Modernity and a Teacher's Answer from the Cave of Antiquity and Irrelevance
My own efforts to convey to these specialists a few of the issues surrounding the use of e-mail as an integral part of courses has fallen for the most part on deaf ears. For example, not one of these computer "experts"such as what passes for an expert on the budget of a public institution of higher learninghas even the slightest clue that there might be an issue with handing a suspect behemoth like Google wholesale access to faculty-student communications. For another example, the folks in ITS seem put out by suggestions that professors are genuinely and legitimately concerned with the possibility that ITS technical people are encroaching on the absolutely sacred ground that is the academic freedom a professor has in his or her own classroom.
In the continuing effort to harp on the theme of teachers at the college getting with the program, the chief of ITS late last week sent out a mass e-mail to every faculty member; the subject line of the message was, "Worth a Look," and the body of the message was nothing but a link to a YouTube video, which is herewith presented below.
Readers are encouraged to watch the video in the entirety of its four minutes and forty-four seconds before proceeding to the remainder of this article, which resumes with the e-mail message I sent out this afternoon as a "Reply All," meaning that everyone who had been sent the original e-mail message with the link to the YouTube video has now received my response to it.
Enjoy the show.
Now, this is the message I sent to every faculty member. It also went to several deans and the director of education, those being people to whom I did not realize I was broadcasting until about two seconds after I had hit the "Send" button.
I am deeply unimpressed by the latest in centuries of calls for a "new" way for a "new" age. Until such time as we can effectively teach students the fundamentals of coherent, rational thought processes conveyable through constructively coherent writing, the digital age can find its acolytes and promoters in another teacher's classroom. Google is not part of the solution; neither is Wikipedia; neither are any of the legion of online and other innovative ways to "connect" and "collaborate." To the extent that they are treated as other than convenient tools of modernity, they are all part of the problem, and that problem has persisted from age to age. (Here's a hint: the problem, for lack of a more diplomatic wording, is called ignorance with a side of cultural sloth.)
To represent that those signs the students in that act were displaying were shocking messages from the post-modern world of the young is to deny that students have been bemoaning their teachers, their assignments, and their very lots in life since the beginning of time... or, at the very least, since the first professor held up a stone tablet and called it "Neolithic PowerPoint."
Nothing is new. The only differences from one generation to the next are the particulars of the "solutions" that avoid the hard-core duty of teachers to teach well, test rigorously, and show compassion while awaiting their students' slow, uncertain decision about whether to find an individuating reason to succeed or a tired excuse to fail.
Forgive me my bluntness. I'm a teacher. (I'm also a blogger.)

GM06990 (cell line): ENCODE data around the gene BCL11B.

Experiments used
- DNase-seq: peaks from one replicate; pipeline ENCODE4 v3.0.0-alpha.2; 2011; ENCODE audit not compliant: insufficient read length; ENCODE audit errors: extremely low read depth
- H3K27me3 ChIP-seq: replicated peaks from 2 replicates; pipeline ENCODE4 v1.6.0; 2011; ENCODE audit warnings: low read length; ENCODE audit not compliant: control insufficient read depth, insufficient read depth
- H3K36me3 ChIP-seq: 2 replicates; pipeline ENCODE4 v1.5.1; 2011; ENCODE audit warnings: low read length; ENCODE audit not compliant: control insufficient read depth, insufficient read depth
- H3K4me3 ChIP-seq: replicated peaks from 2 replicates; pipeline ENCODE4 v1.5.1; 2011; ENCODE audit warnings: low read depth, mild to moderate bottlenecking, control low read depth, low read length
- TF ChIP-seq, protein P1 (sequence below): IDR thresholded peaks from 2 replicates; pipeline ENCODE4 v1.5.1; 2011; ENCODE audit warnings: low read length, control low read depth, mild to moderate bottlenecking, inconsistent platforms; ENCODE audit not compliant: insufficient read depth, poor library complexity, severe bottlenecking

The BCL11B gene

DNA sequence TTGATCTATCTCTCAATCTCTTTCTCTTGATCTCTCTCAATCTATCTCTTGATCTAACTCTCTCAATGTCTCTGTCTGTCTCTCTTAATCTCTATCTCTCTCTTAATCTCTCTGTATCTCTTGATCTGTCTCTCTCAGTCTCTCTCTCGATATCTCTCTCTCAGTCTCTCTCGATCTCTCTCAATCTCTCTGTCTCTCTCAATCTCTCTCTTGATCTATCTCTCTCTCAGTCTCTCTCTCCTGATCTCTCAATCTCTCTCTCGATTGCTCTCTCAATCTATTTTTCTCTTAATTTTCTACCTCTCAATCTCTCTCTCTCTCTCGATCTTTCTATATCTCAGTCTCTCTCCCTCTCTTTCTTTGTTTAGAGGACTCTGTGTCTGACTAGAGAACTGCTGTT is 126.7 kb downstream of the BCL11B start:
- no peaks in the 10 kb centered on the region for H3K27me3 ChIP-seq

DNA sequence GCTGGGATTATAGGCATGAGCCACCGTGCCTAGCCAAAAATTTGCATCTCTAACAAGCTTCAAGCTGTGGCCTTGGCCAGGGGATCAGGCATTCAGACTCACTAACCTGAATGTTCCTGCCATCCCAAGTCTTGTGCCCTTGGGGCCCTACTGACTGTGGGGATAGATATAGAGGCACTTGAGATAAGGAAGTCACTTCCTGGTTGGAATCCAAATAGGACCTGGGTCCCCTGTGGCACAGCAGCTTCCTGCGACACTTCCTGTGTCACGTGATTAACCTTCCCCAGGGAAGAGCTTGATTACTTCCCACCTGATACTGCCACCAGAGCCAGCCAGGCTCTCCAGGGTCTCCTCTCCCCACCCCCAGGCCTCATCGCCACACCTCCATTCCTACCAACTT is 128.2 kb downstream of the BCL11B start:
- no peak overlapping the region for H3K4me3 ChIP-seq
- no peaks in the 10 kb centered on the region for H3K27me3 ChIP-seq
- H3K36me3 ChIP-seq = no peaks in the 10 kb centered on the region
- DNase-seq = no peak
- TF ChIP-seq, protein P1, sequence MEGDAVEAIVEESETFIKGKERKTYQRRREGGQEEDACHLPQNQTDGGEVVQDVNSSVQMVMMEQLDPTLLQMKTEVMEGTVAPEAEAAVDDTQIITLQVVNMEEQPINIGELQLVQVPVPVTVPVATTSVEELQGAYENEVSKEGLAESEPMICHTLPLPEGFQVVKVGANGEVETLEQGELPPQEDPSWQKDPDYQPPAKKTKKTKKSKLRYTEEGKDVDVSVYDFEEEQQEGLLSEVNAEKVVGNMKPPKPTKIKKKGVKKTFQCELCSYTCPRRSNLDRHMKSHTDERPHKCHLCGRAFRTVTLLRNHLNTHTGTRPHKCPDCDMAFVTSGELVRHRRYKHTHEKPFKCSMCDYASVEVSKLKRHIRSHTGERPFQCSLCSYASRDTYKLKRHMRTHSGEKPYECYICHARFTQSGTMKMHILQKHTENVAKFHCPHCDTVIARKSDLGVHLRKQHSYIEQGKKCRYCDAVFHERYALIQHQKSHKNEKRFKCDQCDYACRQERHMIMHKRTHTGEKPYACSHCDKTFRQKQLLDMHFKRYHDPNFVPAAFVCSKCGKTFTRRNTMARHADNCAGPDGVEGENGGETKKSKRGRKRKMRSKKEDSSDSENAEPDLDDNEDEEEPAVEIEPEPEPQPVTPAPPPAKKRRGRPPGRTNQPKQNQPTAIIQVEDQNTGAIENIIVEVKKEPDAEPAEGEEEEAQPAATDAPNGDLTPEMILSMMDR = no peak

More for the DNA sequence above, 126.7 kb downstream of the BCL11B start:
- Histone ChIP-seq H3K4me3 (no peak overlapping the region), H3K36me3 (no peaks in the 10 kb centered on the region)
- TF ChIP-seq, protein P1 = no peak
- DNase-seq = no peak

Having sent the above e-mail message to everyone, I awaited what I expected to be the brutal backlash against my Luddite-oriented lifestyle. I was quite surprised at first to find that the messages to me were uniformly favorable, some even glowing. Words such as "erudite" were used. One commenter wrote to me, "I was beginning to think I was alone."
Another faculty member wrote, "Hurrah! I have been meaning to reply to the video but wasn't sure how to put my thoughts into words with sounding like something out of the stone age. I found your response on the money. I'm sorry to think the next generation cares more about the internet and text-messaging than reading a book or actually researching a paper without the benefit of the internet."
I was most happy that my thoughts had resonated with so many of my peers. How uniformly favorable were the comments I was receiving!
It then occurred to me that I had become the academic equivalent of toast.
In higher education, praise is readily at hand, generally conveyed in unabashedly kind words, friendly banter, and the occasional, stale doughnuts left over from meetings among important people. Praise comes quickly and generously.
Retribution, on the other hand, comes slowly, in its own time, in its own way. Almost always, it comes from behind, and its effect is as a blade of unforgiving certitude. Revenge in academia has both patience and stealth.
How do I know I am going to face the wrath of a few who matter? That's easy: I received compliments from many who do not.
I shan't concern myself with that eventuality, though. The worst that can happen to me is the punishment which has already occurred, perhaps the greatest curse and the highest reward a teacher could anticipate. For the sin of speaking my mindindeed, for the far worse error of doing so in such a manner and tone that I was for a moment actually heardI shall remain in obscurity.
Economic poverty and bouts of self-condemnation are just the gravy on the banquet meal of hierarchical intolerance at once so vigorously enforced and so roundly denied by the practitioners of group-think in higher education.
Here at The Dark Wraith Forums, of course, I can speak my mind without much concern; and that is the most delicious of ironies for one who cannot countenance this "Information Age" that is inexorably separating me from relevance in my own profession. It is, in fact, irony of the highest order, irony worthy of a good belly laugh.
The Dark Wraith will try to muster that laugh once the smell of toast has dissipated.